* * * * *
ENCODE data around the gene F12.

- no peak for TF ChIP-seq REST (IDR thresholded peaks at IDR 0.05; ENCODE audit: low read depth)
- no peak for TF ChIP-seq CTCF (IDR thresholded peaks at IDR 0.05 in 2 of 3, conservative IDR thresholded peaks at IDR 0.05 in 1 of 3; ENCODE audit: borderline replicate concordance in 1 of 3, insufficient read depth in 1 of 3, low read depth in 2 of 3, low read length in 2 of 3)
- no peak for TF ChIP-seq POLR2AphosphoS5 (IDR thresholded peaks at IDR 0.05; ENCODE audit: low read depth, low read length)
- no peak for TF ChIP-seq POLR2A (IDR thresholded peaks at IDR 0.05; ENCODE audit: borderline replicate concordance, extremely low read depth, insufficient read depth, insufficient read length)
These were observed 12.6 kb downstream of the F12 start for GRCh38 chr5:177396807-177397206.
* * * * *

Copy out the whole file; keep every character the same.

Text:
ENCODE data around the gene F12.

- no peak for TF ChIP-seq REST (IDR thresholded peaks at IDR 0.05; ENCODE audit: low read depth)
- no peak for TF ChIP-seq CTCF (IDR thresholded peaks at IDR 0.05 in 2 of 3, conservative IDR thresholded peaks at IDR 0.05 in 1 of 3; ENCODE audit: borderline replicate concordance in 1 of 3, insufficient read depth in 1 of 3, low read depth in 2 of 3, low read length in 2 of 3)
- no peak for TF ChIP-seq POLR2AphosphoS5 (IDR thresholded peaks at IDR 0.05; ENCODE audit: low read depth, low read length)
- no peak for TF ChIP-seq POLR2A (IDR thresholded peaks at IDR 0.05; ENCODE audit: borderline replicate concordance, extremely low read depth, insufficient read depth, insufficient read length)
These were observed 12.6 kb downstream of the F12 start for GRCh38 chr5:177396807-177397206.